Meanwhile, School Board members are scrambling to collect enough signatures to ask voters for permission on the April 2018  ballot to change the way one of the nine board members is elected.
    The problem is the seat represents a small, sparsely populated section of the school district in the towns of Saukville and Grafton and has been vacant since October 2015.
    The board wants to change this seat to an at-large position that can be filled by someone who lives anywhere in the district, not just in this small area.
    Board bylaws currently call for the board to consist of five members from the City of Port Washington, two from the Village of Saukville and one each from the Town of Port Washington and the towns of Saukville and Grafton. The proposed change would only affect the Saukville-Grafton town seat.
    Although board members represent specific areas of the district, all voters may vote for all candidates. For example, a Village of Saukville resident may vote for a City of Port Washington School Board candidate.
    The proposed change, seen by officials as a preferred alternative to reducing the number of board members to seven, is not, however, a quick fix, and is one that must be approved by voters.
    The School Board had intended to propose the change on the April 2017 ballot, but fell short of the 500 signatures needed to present it to voters. The problem, school officials said, wasn’t opposition to the change but the amount of time it took to explain the issue to residents and ask for their signatures.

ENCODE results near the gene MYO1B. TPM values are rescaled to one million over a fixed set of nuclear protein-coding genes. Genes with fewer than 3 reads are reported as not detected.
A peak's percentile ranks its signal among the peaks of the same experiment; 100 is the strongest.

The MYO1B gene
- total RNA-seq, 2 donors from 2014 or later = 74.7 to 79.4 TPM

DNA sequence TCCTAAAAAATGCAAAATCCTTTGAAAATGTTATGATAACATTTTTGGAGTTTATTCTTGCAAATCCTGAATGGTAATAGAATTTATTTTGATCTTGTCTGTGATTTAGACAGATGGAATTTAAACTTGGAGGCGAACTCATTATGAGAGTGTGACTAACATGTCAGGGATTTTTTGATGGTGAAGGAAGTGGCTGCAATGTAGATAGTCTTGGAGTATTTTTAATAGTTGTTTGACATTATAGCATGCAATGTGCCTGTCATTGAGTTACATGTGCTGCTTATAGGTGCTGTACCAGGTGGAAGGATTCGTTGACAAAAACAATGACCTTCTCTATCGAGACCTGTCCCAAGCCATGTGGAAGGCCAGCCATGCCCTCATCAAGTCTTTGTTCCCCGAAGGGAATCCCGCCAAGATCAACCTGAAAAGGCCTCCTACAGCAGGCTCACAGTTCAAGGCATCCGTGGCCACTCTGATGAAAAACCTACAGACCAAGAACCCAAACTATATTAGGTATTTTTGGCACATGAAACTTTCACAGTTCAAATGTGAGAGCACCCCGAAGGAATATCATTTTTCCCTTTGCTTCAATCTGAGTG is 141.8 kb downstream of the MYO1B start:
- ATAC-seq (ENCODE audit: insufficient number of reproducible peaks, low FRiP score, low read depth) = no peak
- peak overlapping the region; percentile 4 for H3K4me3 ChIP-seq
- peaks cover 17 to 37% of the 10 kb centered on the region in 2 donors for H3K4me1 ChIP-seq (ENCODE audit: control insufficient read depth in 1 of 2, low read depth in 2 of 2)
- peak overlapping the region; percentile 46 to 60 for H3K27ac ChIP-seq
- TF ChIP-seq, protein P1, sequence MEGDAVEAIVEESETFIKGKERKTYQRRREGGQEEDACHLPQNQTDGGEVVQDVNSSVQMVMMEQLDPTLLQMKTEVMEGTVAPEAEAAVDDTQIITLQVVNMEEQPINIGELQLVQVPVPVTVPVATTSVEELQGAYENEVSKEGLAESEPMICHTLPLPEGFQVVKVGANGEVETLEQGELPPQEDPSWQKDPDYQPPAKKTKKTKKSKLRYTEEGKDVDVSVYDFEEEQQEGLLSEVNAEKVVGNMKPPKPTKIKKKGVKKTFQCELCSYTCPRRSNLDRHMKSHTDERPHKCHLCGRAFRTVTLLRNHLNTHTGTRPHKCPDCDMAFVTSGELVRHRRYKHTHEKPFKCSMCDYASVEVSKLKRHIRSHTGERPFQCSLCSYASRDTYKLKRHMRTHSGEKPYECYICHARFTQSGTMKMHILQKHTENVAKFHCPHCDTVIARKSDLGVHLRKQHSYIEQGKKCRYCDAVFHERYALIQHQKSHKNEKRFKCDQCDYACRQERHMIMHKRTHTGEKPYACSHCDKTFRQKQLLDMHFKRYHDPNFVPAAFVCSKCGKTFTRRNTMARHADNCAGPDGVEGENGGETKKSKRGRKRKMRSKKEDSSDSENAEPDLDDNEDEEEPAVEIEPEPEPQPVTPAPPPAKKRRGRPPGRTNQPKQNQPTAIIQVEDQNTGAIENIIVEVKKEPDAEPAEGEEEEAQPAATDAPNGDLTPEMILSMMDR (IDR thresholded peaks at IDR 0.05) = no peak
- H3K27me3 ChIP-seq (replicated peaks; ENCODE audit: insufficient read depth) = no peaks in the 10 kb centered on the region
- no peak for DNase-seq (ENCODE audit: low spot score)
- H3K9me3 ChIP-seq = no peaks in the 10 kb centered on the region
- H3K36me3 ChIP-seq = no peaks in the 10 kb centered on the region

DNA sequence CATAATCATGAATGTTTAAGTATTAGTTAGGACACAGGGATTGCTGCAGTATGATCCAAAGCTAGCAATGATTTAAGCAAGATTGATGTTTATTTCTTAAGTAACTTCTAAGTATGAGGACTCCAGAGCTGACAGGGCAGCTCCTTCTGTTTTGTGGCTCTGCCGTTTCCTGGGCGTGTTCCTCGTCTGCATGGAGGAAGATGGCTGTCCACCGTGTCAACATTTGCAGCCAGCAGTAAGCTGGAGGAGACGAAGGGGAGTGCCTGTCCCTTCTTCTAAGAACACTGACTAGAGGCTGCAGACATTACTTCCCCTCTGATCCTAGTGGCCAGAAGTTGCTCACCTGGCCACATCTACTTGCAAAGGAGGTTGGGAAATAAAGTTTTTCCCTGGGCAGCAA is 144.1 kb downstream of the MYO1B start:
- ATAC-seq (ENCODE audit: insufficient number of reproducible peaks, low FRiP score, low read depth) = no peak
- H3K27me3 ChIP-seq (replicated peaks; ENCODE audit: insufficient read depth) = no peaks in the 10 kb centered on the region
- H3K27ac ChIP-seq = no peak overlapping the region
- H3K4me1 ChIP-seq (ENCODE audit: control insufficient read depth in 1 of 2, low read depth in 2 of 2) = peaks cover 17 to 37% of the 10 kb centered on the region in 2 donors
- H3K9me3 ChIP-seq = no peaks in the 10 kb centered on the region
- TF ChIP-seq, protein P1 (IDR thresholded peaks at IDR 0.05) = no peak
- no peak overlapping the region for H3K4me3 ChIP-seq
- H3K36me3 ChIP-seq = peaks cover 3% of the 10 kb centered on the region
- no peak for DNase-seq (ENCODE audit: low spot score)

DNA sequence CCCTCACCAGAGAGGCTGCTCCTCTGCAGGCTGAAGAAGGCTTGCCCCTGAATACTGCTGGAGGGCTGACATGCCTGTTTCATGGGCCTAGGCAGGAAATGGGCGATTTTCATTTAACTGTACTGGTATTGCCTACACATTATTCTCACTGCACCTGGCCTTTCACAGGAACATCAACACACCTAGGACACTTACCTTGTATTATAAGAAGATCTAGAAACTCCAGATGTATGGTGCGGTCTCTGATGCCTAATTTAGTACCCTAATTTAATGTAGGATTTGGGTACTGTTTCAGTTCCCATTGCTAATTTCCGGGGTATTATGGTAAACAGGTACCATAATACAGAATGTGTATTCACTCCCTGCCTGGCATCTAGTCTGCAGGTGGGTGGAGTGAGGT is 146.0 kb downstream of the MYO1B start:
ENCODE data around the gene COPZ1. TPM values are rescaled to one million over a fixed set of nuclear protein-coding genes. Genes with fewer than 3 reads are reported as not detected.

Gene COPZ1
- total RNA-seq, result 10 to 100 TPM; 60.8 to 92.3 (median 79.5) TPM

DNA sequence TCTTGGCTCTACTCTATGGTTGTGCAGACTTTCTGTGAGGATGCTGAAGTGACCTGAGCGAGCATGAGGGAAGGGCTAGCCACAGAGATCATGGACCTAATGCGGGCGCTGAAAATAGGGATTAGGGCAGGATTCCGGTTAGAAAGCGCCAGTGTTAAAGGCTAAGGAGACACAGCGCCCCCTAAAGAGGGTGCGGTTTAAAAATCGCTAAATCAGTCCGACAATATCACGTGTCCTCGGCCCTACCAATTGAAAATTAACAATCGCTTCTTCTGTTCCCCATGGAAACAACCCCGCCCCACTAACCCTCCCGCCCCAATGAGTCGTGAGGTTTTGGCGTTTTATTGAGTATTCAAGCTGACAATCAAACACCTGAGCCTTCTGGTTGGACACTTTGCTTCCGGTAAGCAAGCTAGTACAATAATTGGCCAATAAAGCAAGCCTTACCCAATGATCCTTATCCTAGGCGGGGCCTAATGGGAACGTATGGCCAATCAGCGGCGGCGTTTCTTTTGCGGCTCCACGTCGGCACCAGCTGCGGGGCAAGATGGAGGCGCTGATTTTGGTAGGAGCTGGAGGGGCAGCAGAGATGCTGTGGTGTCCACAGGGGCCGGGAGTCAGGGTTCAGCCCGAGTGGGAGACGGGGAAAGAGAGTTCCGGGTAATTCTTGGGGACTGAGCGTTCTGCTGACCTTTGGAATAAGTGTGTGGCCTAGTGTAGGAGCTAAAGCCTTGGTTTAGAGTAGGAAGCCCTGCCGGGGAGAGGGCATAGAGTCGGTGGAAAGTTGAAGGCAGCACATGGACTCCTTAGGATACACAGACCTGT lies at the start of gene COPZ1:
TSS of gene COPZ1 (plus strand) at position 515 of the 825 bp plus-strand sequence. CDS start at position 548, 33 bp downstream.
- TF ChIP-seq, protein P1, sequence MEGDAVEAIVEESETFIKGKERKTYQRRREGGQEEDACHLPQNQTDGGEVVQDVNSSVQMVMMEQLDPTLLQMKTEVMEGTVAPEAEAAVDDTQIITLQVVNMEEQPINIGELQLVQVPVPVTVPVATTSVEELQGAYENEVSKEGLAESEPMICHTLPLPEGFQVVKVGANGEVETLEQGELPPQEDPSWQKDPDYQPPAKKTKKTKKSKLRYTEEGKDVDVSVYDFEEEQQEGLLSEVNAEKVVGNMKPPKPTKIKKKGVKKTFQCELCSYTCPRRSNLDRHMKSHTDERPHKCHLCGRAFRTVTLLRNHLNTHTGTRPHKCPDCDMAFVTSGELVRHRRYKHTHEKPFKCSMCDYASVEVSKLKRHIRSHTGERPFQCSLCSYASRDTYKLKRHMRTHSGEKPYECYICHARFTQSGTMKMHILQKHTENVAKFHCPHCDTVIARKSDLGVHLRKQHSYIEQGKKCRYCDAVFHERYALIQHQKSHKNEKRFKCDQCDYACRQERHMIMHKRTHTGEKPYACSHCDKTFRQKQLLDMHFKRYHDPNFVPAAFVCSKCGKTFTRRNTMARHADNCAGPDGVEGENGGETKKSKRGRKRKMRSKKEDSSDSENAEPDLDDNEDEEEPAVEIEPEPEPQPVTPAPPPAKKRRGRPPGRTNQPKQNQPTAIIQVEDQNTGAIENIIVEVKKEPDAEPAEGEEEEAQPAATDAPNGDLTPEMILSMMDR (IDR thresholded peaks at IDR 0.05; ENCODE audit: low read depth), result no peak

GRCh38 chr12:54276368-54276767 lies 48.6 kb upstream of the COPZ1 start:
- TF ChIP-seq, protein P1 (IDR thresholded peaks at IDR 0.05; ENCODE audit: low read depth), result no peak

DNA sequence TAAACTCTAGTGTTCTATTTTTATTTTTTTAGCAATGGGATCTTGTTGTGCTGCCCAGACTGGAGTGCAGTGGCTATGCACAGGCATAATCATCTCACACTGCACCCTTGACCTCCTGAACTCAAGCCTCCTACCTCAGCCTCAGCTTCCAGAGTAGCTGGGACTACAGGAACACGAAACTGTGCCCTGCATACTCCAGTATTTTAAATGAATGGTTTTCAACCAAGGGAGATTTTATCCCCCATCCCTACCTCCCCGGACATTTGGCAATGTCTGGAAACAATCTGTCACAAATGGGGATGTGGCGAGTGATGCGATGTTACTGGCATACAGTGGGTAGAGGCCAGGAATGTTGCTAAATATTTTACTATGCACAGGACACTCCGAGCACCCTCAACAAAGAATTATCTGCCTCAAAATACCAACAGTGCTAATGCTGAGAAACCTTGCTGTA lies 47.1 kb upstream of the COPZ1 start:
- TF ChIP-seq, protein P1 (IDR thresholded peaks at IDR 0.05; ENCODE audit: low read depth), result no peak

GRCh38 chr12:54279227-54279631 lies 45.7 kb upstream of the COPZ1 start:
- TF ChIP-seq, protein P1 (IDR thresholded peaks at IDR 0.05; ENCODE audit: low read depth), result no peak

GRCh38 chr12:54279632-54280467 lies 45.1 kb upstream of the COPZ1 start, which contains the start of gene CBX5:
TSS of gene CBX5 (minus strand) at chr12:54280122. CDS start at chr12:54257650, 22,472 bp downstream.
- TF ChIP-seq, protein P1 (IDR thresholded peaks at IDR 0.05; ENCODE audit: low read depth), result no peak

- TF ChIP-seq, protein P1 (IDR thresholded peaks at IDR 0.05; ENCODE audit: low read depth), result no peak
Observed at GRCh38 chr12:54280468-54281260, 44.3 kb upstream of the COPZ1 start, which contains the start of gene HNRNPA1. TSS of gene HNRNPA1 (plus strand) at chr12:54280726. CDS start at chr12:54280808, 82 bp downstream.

This time around, board members are circulating the petition at events where the issue can be explained to a number of people at once and petitions are available to sign.
    Weber estimated this week that just more than 300 signatures have been collected. The district has set a deadline of Jan. 8, which would give officials time to verify the signatures before they have to submit them to the county clerk later that month if the issue is to be put on the April ballot.
    If school officials are successful in presenting the change to voters and the measure is approved, it will not take effect until the three-year term of the current town of Saukville-Grafton seat expires in April 2019.

Mlada says he won’t seek third term as Port mayor PDF Print E-mail
Wednesday, 06 December 2017 20:19

He championed breakwater, lighthouse projects, was at center of Blues Factory controversy

    Port Washington Mayor Tom Mlada announced Tuesday he will not seek re-election in April.
    Mlada, whose accomplishments include the controversial decision to sell the city-owned north marina parking lot for the Blues Factory entertainment complex, told the Common Council that his years in office were “among the most rewarding and fulfilling and meaningful of my life.”
    But, he said, despite the fact there are projects he wanted to see through, he and his family made the decision jointly.
    “I do believe we’ve accomplished so much,” said Mlada, who is completing his sixth year in office. “There are things we’re so close on, but we’re just not quite there yet.”